This past week was Merrie Monarch Festival; a huge week-long celebration in my hometown of Hilo, to honor hula and the Mōʻī King David Kalākaua who helped perpetuate our language, culture, and arts. Our small city becomes bustling with tourists from the continental U.S., other countries, and family and friends from our neighboring islands. If you wanna learn more about it, or perhaps even attend the festival week, check out this website: http://www.merriemonarch.com. This week always makes me emotional, because we, as Hawaiians, are able to share our culture. Oh, and I feel extra proud to be Hawaiian. 

The inspiration of last weekʻs festivities has led me to share some information about the beautiful lei of islands strung in the Pacific Ocean.

  1. Hawaiian is most definitely not just a nationality. It is an ethnicity. A lot of people do not realize that just living here and being loyal to the place and land does not make you Hawaiian through ethnicity. We have bloodlines tracing back very far.
  2. There are eight main islands. All are a part of the State of Hawaiʻi. However, two of the islands, Niʻihau and Kahoʻolawe are special cases.

Niʻihau is owned by the Robinson family and is constantly perpetuating both traditions and advancements. Because it is private land, you must be invited to come to the island, through a ferry from Kauaʻi. Niʻihau is the only island that communicates primarily through ʻŌlelo Hawaiʻi (Hawaiian Language), an older dialect than what is spoken today on the other islands.

Kahoʻolawe is the smallest of the main islands. No one lives on this island, because of its small size and lack of water. The U.S. military used it as an active training ground and for bombing exercises after World War II. After many decades of protest, it was given back to Hawaiʻi in 1996. It is now against the law to go to Kahoʻolawe, unless you sign up to volunteer for restorations on the island.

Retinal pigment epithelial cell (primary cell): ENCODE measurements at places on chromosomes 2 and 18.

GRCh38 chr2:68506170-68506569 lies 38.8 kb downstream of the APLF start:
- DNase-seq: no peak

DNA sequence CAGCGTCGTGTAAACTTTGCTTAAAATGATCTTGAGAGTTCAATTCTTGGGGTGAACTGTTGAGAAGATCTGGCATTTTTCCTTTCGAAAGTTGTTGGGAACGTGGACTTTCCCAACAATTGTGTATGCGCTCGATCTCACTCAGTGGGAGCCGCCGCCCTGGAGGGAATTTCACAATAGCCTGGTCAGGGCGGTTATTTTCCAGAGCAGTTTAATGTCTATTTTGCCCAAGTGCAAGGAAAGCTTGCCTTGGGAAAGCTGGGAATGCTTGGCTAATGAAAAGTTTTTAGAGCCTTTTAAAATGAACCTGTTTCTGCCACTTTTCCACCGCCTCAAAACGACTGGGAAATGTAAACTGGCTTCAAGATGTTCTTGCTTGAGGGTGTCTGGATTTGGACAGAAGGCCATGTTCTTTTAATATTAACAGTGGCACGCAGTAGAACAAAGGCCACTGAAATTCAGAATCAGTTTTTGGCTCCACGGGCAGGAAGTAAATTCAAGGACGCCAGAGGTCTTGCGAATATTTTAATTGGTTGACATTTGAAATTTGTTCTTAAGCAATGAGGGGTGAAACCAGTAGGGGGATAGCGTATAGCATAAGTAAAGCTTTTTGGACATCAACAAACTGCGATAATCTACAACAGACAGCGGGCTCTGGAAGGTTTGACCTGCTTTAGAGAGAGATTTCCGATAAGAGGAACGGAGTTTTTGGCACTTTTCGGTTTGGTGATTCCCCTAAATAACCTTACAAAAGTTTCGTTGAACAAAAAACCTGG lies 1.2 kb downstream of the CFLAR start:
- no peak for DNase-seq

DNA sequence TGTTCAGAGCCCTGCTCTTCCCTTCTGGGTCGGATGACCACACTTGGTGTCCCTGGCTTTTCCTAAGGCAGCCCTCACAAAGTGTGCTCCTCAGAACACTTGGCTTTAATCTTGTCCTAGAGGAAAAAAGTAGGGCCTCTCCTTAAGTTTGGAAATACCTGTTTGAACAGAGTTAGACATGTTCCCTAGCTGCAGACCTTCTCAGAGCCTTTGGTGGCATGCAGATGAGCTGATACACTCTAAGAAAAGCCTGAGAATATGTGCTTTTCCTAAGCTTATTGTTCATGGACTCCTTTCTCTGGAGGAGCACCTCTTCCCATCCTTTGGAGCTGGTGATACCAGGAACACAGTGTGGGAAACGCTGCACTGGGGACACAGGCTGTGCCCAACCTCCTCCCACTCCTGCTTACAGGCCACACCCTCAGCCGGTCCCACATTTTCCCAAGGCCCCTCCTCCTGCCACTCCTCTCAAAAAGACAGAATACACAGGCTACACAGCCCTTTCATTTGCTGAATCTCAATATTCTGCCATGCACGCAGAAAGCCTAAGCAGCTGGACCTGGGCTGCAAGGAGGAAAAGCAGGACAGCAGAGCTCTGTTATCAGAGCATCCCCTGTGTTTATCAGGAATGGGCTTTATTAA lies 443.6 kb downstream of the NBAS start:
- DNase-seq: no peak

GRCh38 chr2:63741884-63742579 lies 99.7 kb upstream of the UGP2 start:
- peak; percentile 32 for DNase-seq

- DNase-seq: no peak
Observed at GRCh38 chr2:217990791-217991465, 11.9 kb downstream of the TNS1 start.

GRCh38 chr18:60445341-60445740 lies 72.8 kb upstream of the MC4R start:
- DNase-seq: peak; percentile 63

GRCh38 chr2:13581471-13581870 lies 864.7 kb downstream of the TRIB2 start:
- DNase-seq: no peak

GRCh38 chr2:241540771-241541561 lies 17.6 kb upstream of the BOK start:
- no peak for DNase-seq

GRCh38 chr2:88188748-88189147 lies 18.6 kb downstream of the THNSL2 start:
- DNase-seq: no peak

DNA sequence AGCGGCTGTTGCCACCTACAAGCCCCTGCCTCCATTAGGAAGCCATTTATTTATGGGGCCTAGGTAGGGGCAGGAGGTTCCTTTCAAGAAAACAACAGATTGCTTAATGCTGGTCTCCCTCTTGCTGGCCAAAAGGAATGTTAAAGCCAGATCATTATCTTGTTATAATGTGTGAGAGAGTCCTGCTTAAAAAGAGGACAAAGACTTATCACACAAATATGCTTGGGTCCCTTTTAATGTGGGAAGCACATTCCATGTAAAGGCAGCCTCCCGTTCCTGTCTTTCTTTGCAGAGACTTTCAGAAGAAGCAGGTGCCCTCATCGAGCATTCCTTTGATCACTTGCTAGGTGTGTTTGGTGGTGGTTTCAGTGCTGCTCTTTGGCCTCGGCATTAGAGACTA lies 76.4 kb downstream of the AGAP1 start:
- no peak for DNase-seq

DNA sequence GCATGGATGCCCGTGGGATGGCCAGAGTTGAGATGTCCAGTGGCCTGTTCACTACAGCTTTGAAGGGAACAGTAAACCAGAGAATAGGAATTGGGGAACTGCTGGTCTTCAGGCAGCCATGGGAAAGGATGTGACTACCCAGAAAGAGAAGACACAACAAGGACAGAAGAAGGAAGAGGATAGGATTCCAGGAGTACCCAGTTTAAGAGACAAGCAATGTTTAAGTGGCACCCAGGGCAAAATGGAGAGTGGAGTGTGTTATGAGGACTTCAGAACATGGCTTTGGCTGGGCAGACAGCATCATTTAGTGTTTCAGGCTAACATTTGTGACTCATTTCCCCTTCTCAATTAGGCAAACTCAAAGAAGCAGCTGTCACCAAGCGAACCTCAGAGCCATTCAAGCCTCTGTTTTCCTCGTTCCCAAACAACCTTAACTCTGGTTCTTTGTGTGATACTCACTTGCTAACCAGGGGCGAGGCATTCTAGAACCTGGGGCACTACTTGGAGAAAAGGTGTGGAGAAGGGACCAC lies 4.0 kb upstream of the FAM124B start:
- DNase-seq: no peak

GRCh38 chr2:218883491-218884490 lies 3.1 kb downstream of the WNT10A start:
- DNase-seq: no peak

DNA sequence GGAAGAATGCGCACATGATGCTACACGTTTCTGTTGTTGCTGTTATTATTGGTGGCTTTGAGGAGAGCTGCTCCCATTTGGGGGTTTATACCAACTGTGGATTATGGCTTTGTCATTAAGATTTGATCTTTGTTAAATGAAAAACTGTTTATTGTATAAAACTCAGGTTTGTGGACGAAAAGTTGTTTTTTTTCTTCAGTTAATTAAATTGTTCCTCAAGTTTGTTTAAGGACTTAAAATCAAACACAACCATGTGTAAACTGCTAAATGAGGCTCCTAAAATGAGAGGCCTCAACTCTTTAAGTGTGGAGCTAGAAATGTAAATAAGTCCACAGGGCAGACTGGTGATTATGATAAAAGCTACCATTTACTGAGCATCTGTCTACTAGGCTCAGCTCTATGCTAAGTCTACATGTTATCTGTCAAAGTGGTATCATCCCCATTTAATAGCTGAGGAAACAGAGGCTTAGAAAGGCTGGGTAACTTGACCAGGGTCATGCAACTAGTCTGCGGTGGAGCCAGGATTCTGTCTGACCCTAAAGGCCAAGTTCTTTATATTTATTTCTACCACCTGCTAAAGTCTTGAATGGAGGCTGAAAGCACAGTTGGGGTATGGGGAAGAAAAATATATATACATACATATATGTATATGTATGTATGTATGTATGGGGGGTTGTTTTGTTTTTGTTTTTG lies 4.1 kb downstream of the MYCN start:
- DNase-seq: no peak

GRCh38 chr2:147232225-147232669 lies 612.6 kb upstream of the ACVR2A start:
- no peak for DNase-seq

3. Hawaiʻi once had an Independence Day. November 28, 1843, was the day that France and Great Britain recognized the Republic of Hawaiʻi as sovereign. This day was called Lā Kūʻokoʻa. Many of our Mōʻī travelled and were educated abroad. Hawaiʻi was respected by many large nations.

4. Hawaiʻi was illegally overthrown by American businessmen and the U.S. military. On January 17, 1893, Queen Liliʻuokalani was overthrown by force, in which she conceded to avoid loss of life and in hope that what happened would be amended. After the overthrow of the Republic of Hawaiʻi, the islands were annexed to the United States (1898). In 1959, Hawaiʻi became the 50th state of the United  States of America.

5. We have many different types of climates. Depending on the way you classify climates, you would get a different number every time. To keep it simple, I say, we have many! Hawaiʻi Island has 10 of the 14 climate zones in Koppen Climate Classification System. We get snow on Mauna Kea (which is the tallest mountain in the world measured from the ocean floor) in the winters and sometimes in the spring. Hilo is one of the wettest places in the world. Kawaihae is a very dry area. Puna holds our active flowing volcano, Kīlauea.

6. We are one of the most diverse places in the world. Our sugarcane plantation days brought many immigrants and indentured laborers. The main workers were Chinese, Japanese, Puerto Rican, Portuguese, and Filipino. Today, our population is very mixed, but we love it! All of our food and Hawaiian Creole English, or Pidgin, all come from the plantation days.

7. Most importantly, if you are visiting, please be respectful. Hawaiian culture, like many other eastern ones have a connection with spaces and all that encompass it (even rocks). If you are respectful, we see it. We appreciate those who visit and want to learn the actual culture. Whenever I travel anywhere, I make sure I also respect the area and the people as well.

I really want to write more, but the lack of sleep from this past week and weekend has made me sick! I get sick only once or twice a year… so Iʻll just take it and move on. Sorry for my word vomit. I just started blurbing whatever came to my head. Next time I want to start a new series! Iʻm still trying to pick a name… but stay tuned! Have a fabulous rest of the week.

Happy Curl, Happy Girl

Signing off,

Curly Island Girl